For the last three years, I’ve been hosting my website, ZitSeng.com, with BlueHost. They are a fine web hosting provider. My contract was expiring, and while there wasn’t really anything wrong with them, my requirements have slightly evolved since, and BlueHost no longer met my needs. So I was out in the market looking for new hosting solutions.
To be honest, I was quite attracted to the option of buying a cloud compute instance, such as from Amazon Web Services or Digital Ocean. However, they are relatively costly compared with the buffet-style unlimited-everything web hosting plans I’ve been using. My BlueHost web hosting service was one such unlimited-everything plan which had cost me only US$4.95 per month on a 36-month contract.
These unlimited-everything web hosting plans still remain a working option for me. I do have other hosting requirements, and this was a good opportunity to review my overall hosting, storage, and server needs. However, to keep to the purpose of this post, let me just jump to my final decision that, for the purpose of this ZitSeng.com site, I’ll continue to go with a shared web hosting service.
Three years ago, my decision to go with BlueHost was based on these basic requirements:
- Unlimited-everything: domains/subdomains, disk quota, transfer bandwidth, MySQL accounts
- Unix host
- Full shell access via SSH
- Support Perl, PHP, Python (with reasonably updated versions)
- MySQL with reasonably updated version
- Cron support
- Development environment includes: gcc, gdb, etc
- Web-based control panel with some sort of script installer
My requirements are actually relatively few. Many web hosting services will boast a feature list so long that mine seems very basic. The truth is that there are plenty of features I don’t really use, nor do I care about. However, I do ask for a couple of features that seem to be not so universally supported. That helps me narrow down my choices somewhat.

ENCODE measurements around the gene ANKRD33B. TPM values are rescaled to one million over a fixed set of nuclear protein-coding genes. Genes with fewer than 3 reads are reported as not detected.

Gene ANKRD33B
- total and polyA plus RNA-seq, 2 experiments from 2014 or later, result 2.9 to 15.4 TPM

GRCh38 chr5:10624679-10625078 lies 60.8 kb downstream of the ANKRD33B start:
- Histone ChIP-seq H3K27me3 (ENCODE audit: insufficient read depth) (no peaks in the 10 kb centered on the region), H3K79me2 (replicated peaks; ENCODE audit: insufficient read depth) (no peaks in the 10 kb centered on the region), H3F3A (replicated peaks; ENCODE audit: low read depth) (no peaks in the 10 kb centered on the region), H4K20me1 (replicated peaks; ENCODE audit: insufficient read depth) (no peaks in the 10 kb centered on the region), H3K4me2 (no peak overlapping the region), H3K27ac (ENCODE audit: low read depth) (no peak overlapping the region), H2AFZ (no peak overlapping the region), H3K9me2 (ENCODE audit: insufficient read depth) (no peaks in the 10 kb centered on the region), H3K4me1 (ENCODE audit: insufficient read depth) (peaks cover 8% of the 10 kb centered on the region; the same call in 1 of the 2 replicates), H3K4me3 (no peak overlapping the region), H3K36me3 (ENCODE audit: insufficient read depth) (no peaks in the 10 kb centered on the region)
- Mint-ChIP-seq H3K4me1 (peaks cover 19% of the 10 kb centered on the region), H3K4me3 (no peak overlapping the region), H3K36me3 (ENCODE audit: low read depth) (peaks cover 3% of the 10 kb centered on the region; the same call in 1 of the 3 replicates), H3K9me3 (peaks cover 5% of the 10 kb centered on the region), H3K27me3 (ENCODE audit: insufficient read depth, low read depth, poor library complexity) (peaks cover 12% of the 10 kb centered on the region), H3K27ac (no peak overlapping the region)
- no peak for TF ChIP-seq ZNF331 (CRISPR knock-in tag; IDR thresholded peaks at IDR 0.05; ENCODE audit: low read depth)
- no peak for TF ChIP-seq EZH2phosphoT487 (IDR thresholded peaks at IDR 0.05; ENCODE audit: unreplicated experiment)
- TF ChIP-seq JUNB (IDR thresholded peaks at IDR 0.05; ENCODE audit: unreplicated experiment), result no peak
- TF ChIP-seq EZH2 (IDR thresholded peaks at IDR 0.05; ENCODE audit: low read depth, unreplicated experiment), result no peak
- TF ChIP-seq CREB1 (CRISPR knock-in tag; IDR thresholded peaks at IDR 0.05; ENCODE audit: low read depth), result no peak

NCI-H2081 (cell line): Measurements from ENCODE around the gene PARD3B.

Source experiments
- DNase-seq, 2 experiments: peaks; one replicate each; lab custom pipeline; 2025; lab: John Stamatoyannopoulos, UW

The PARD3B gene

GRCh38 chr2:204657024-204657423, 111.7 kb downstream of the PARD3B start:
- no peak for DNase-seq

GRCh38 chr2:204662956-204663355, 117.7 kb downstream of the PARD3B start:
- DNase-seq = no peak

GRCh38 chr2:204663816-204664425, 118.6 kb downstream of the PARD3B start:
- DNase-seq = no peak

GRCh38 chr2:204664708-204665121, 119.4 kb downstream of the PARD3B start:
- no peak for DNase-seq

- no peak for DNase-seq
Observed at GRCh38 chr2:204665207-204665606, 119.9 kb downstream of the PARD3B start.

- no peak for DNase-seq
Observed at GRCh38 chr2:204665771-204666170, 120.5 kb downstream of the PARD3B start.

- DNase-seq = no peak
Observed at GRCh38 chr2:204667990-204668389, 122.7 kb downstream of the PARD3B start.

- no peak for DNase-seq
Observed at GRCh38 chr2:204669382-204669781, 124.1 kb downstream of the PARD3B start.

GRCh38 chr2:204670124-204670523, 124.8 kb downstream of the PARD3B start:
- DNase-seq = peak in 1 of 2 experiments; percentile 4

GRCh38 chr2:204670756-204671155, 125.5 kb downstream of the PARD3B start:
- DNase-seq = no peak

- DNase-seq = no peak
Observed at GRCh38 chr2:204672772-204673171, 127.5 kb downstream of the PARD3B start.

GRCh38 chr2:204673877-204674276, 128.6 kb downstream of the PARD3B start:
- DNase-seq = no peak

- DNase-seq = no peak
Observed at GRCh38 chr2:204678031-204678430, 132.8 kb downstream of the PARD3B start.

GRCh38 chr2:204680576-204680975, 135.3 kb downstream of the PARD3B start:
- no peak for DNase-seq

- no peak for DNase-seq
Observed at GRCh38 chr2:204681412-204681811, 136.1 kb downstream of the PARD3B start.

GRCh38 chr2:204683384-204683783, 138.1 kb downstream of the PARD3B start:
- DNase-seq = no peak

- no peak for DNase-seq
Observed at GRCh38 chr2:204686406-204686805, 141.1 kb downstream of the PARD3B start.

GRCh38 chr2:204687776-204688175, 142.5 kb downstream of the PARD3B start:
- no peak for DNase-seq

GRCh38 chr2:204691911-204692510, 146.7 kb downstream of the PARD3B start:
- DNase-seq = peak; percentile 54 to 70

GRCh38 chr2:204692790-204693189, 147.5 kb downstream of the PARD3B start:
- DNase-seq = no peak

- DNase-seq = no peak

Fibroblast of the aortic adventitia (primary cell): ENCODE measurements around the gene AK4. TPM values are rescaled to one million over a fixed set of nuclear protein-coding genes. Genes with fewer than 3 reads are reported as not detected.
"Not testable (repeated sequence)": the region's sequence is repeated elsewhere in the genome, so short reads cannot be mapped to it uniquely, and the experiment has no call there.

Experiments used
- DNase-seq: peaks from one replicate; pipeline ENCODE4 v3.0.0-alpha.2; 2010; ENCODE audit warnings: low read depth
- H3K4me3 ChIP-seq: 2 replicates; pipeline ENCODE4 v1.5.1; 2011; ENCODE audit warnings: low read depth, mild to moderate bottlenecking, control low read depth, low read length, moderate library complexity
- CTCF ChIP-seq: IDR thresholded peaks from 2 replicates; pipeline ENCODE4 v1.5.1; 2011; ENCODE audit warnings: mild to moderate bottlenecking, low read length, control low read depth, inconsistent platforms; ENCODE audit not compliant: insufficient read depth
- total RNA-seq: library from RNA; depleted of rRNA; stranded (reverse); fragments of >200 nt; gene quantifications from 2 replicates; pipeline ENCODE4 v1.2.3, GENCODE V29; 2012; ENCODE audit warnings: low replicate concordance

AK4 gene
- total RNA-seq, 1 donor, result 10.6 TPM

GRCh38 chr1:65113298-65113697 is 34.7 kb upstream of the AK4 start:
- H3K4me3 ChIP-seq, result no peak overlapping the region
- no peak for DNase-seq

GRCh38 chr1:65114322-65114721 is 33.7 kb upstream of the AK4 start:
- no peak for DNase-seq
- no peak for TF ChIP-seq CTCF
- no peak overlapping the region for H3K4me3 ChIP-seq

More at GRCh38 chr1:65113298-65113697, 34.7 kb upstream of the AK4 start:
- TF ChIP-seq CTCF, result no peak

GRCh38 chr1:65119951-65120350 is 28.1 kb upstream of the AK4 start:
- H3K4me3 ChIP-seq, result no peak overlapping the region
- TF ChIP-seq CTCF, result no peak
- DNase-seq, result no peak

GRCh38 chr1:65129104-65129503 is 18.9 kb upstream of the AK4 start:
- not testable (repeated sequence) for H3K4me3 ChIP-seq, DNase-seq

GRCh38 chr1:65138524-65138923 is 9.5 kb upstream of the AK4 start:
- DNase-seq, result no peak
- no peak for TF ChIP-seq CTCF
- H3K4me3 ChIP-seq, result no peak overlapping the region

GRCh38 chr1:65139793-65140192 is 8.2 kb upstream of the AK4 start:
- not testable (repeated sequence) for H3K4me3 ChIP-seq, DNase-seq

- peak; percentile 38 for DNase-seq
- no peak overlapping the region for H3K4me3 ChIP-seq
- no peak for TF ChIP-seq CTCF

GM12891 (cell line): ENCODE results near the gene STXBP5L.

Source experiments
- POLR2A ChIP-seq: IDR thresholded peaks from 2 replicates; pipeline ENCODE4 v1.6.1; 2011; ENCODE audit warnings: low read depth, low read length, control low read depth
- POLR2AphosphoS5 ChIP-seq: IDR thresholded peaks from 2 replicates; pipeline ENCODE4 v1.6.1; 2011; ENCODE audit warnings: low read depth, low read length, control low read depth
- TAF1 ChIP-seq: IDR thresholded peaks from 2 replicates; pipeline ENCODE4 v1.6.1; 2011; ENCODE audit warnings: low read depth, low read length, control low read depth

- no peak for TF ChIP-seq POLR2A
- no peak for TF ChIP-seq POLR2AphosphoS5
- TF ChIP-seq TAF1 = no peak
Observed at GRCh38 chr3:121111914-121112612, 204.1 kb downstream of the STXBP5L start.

Let me say a few words about unlimited-everything plans. It’s not that I’m greedy. I just don’t like to think about quotas. Either the web host gives me unlimited everything, or gives me so generous a quota that it’s almost like unlimited. Most unlimited-everything plans still do impose a fair-use policy. I’m happy to accept reasonable fair-use policies, since it’s not my intent, after all, to abuse these unlimited-everything services. This website currently uses only 2GB of total disk space.
I had another requirement. It’s more like a strong preference, and it’s that the web hosting provider should adopt eco-friendly practices. Unfortunately, three years ago, I settled on BlueHost for various reasons, despite the company not advertising any eco-friendliness in their business.
This year, as I scouted around for a new web hosting company, I resolved that eco-friendliness should be given greater emphasis. I also had a new requirement: IPv6 support.
I was quite apprehensive. To begin with, the eco-friendliness criteria already knocks out many web hosting companies. It’s true that in recent years, more companies are becoming mindful of environmental sustainability, but it’s hardly a prevalent practice. Now, add to that the requirement for IPv6, another good for the future but not useful for current users feature, it seems like I would not find any suitable web hosting company.